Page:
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Cami reviewed Het Touwmuseum

A museum specifically dedicated to rope making! This museum is all about rope making, something the city of Oudewater is well known for. While visiting, you will learn about the history and process of rope making. There is also a demonstration where Staff members can help you make your own rope to take home as a souvenir. It can be visited in under an hour. The main floor is wheelchair accessible. The play area for children upstairs is not. There is an accessible toilet with handrails installed. The museum is best reached by car or taxi. Accessible Travel Netherlands can arrange a taxi for you if needed. If going by public transportation, Oudewater has no train station, but is reachable by bus from the larger surrounding cities. Be sure to call ahead to ensure all buses you will be traveling on are accessible.
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Cami reviewed Witches Weigh House, Oudewater

This is a unique museum where you can learn about the history of witches in the 16th and 17th century, and the weigh test given to those accused of witchcraft. While visiting this museum, you can undergo the weigh test yourself. If you pass, you will receive a certificate as proof to your friends and family that you are not a witch. Currently, they are planning an application for nomination on the Unesco World Heritage List. Only the main floor with the original witch weights and gift shop is wheelchair accessible. The video and upstairs information is not accessible for wheelchairs, but you can have a staff member give you a brief summary. The weighing test on the original weights from 1482 may or may not be accessible depending on individual circumstances. The museum is best reached by car or taxi. Accessible Travel Netherlands can arrange a taxi for you if needed. If going by public transportation, Oudewater has no train station, but is reachable by bus from the larger surrounding cities. Be sure to call ahead to ensure all buses you will be traveling on are accessible.
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Cami reviewed Swing Party Piano Bar

This restaurant offers typical Dutch food in a fun musical setting. On a sunny day, you can enjoy the view of the Gouda gemeentehuis from their terrace. On Friday and Saturday evenings there are pianists who play the top hits along with DJ’s and other musicians. The entrance to the restaurant has a small step. This is no problem for smaller wheelchairs, but can be a bit challenging for heavier power wheelchairs. The restaurant also has an accessible toilet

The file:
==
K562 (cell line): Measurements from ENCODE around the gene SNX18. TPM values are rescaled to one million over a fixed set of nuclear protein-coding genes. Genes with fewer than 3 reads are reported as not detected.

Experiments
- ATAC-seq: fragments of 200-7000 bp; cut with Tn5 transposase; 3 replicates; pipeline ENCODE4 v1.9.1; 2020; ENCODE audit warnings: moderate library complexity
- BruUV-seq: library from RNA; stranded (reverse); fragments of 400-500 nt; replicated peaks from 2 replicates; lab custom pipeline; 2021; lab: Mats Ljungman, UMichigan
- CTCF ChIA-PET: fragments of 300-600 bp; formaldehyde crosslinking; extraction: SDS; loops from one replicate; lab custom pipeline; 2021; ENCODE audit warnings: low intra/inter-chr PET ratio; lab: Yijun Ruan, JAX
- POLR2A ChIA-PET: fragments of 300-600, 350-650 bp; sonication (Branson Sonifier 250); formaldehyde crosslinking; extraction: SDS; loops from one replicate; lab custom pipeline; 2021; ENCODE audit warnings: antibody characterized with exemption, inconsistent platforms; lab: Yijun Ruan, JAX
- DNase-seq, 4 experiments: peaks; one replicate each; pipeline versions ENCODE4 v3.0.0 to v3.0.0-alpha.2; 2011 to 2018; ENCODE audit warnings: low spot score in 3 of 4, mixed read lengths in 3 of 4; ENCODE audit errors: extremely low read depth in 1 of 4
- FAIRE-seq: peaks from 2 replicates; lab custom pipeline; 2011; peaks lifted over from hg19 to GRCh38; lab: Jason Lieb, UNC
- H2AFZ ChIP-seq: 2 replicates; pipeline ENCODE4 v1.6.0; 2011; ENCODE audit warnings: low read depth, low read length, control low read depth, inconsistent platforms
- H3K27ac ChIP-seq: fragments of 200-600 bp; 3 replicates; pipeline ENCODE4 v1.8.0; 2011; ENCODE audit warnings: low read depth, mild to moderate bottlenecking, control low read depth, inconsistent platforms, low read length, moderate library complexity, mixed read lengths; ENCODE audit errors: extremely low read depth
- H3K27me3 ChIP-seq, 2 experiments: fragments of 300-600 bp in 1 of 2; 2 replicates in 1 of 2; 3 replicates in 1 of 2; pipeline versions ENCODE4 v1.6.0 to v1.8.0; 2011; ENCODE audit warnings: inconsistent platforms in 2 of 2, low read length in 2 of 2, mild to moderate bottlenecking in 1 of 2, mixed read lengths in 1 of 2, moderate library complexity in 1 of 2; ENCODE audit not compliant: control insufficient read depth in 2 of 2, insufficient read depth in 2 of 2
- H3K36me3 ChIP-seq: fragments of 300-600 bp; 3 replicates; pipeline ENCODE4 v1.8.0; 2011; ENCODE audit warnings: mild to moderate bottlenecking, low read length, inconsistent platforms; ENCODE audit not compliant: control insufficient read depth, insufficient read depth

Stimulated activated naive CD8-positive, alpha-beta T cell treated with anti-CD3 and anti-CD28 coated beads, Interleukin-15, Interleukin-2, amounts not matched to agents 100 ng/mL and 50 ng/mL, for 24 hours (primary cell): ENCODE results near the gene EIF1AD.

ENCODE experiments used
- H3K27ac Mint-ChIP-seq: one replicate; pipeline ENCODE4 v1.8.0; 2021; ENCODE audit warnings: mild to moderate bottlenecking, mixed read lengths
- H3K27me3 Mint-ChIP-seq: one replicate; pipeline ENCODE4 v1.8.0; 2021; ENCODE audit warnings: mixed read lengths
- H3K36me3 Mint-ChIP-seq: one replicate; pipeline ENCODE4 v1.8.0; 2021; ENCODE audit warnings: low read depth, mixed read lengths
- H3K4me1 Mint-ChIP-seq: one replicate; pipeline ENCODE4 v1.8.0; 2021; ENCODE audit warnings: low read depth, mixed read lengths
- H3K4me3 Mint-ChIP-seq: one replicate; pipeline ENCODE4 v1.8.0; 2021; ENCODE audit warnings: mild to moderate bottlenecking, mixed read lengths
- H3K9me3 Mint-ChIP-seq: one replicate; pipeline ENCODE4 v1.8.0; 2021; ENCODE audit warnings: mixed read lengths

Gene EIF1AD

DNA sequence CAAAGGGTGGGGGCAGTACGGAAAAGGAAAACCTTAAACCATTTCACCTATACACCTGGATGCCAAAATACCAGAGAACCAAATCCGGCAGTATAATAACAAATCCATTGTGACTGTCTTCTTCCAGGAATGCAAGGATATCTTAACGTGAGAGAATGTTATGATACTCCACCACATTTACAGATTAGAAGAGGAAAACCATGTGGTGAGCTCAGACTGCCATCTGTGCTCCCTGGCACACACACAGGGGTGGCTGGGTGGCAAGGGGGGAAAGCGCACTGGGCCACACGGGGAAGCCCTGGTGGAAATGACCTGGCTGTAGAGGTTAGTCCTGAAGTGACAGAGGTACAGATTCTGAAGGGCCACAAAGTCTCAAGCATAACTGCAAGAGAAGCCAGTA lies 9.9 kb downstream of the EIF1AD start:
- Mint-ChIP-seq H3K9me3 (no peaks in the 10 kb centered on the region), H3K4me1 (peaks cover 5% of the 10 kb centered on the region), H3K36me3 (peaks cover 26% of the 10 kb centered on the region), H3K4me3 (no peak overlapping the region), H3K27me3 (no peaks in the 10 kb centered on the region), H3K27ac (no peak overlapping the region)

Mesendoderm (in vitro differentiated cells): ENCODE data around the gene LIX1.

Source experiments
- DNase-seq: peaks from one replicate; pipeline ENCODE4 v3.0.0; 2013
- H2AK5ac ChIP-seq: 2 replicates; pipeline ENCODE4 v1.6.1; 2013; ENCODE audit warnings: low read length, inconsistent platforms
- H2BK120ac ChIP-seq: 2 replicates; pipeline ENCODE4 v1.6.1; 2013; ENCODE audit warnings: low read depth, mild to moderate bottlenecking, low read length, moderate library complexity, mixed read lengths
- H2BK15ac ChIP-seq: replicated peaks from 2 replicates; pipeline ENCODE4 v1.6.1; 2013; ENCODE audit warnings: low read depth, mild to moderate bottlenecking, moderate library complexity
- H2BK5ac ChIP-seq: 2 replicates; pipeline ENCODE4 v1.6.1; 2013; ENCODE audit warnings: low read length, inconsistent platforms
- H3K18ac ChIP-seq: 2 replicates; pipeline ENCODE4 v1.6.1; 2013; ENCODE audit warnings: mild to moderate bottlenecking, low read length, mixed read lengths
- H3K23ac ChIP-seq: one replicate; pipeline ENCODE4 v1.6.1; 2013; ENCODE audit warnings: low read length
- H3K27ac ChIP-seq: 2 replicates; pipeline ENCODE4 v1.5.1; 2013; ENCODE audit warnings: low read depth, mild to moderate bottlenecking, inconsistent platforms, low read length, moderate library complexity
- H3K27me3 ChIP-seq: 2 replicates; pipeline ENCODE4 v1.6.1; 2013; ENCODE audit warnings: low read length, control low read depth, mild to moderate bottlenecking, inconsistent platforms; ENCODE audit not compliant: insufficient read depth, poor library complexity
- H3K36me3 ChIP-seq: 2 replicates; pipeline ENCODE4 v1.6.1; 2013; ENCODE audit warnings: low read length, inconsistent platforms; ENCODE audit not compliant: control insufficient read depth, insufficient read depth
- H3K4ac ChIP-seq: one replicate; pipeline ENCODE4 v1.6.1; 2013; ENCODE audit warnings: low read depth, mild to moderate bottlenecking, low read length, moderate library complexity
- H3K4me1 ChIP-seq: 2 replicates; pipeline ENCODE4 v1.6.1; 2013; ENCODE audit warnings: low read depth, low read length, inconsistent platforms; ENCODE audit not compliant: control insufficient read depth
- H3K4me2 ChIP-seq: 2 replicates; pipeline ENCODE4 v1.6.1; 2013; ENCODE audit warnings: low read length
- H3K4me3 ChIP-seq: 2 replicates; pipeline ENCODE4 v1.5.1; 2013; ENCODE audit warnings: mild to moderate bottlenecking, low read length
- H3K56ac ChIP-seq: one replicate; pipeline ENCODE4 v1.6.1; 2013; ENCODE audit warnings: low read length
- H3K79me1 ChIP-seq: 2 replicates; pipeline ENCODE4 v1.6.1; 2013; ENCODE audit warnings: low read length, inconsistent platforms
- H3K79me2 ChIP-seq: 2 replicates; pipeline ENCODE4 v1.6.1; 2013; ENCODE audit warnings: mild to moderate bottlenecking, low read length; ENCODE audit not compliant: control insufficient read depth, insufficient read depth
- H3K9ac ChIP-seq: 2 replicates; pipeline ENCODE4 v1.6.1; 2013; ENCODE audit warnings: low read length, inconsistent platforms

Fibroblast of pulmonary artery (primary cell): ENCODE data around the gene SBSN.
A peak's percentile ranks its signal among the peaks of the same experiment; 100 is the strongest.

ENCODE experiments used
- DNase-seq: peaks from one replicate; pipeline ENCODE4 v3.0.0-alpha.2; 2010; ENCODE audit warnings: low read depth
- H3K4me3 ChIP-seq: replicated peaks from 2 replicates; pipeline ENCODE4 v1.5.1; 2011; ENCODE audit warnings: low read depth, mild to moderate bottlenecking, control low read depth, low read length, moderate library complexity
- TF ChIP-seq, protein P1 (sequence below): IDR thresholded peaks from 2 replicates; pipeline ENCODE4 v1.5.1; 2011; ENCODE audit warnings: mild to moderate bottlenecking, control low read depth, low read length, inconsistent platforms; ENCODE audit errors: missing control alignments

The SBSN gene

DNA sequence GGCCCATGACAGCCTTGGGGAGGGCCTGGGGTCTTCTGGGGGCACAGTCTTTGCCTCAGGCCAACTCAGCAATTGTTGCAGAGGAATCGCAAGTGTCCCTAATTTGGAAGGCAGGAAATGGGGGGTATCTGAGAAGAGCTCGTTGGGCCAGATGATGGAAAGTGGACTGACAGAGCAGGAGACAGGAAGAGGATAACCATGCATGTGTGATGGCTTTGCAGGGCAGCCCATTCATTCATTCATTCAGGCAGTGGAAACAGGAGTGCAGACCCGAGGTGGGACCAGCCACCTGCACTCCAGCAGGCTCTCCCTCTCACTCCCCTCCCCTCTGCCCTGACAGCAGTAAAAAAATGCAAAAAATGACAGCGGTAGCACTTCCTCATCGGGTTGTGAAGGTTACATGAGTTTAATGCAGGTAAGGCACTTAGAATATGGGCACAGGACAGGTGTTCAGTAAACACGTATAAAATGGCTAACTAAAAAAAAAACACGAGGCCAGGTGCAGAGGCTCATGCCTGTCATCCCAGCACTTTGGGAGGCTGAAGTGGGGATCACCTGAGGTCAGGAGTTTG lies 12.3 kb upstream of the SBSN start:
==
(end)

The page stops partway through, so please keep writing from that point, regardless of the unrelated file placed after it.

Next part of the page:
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Cami reviewed Het Genot van Grootschermer

Wheelchair accessible restaurant in Grootschermer This restaurant is a great place to stop by while exploring the rural areas East of Alkmaar. It is a great place to stop for a drink, or an authentic Noord-Holland lunch. A fully accessible toilet is located inside the entrance of the restaurant There is a free parking area located across from the restaurant. The street the restaurant is located on is on a narrow. If being dropped off at the entrance, be sure to watch for cars that occasionally pass through. The lunch menu is in the 6-15 Euro range. The meal portions are a good size. This is a great stop when touring the historic villages in the Schermer region. If wanting the visit surrounding area, Accessible Travel Netherlands can assist in planning your route, renting accessible bikes, and arranging accommodations.
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Cami reviewed Centraal Museum and Nijntje Museum

Artwork and exhibits to explore ranging from Medieval times to modern, along with an extensive Njintje (Miffy) exhibit. Along with the temporary collections they are constantly showcasing, many of the exhibit rooms will contain more than one time period and style of art pieces. For Dick Bruna fans, there is a Nijntje museum for children along with a special exhibit on the top floor in the main museum. The Centraal Museum has something for everyone. There is also a nice café to enjoy a drink or a bite to eat during your visit. With The exception of a few small bits, most of the museum is accessible for wheelchairs. An elevator and various ramps have been installed to allow for better accommodation. For those who are hard of hearing, accommodations can be made during lectures and presentations. An accessible parking place is available at the museum. The museum also has two manual wheelchairs on hand. Both the main museum and the Nijntje museum have accessible toilets. The staff members at the Centraal Museum are very helpful and accommodating and can assist you when needed.